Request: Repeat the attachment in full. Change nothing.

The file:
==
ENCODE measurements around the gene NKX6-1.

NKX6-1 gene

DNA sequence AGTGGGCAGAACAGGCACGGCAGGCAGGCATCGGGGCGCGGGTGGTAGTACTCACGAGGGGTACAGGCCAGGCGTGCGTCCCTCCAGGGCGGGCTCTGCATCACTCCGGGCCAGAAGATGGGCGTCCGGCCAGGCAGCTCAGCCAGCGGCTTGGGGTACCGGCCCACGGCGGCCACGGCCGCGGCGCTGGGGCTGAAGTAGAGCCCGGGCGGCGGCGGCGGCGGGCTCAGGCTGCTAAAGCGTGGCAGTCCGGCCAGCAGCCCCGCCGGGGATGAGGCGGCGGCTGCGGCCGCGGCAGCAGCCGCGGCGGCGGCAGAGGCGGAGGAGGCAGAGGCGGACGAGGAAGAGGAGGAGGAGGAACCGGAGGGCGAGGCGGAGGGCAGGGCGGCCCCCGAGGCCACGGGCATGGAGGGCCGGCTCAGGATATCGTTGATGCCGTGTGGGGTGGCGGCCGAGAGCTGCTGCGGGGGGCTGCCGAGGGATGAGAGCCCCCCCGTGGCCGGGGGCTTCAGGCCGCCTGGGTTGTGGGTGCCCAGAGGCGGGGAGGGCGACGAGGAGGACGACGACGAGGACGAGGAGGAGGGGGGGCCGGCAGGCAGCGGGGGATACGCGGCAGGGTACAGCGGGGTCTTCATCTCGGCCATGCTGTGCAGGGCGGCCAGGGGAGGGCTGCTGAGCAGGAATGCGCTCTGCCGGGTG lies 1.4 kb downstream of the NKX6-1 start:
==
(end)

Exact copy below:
ENCODE measurements around the gene NKX6-1.

NKX6-1 gene

DNA sequence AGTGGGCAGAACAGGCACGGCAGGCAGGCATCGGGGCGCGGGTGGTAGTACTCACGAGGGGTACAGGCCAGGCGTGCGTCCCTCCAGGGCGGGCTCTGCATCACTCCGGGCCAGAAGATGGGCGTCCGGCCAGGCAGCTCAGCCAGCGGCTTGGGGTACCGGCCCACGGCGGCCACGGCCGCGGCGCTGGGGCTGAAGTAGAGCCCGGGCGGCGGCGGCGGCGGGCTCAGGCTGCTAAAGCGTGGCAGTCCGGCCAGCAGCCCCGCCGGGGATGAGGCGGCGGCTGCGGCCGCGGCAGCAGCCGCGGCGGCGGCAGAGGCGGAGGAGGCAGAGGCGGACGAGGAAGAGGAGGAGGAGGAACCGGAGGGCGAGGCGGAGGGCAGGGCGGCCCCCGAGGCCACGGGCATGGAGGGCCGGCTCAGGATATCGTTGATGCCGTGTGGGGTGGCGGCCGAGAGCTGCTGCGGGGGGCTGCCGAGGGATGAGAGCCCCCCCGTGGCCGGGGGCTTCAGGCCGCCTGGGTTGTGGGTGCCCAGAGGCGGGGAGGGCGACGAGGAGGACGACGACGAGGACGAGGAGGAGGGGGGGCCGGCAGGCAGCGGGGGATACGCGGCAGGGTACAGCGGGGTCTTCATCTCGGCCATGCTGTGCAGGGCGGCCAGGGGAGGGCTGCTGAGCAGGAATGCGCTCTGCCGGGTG lies 1.4 kb downstream of the NKX6-1 start: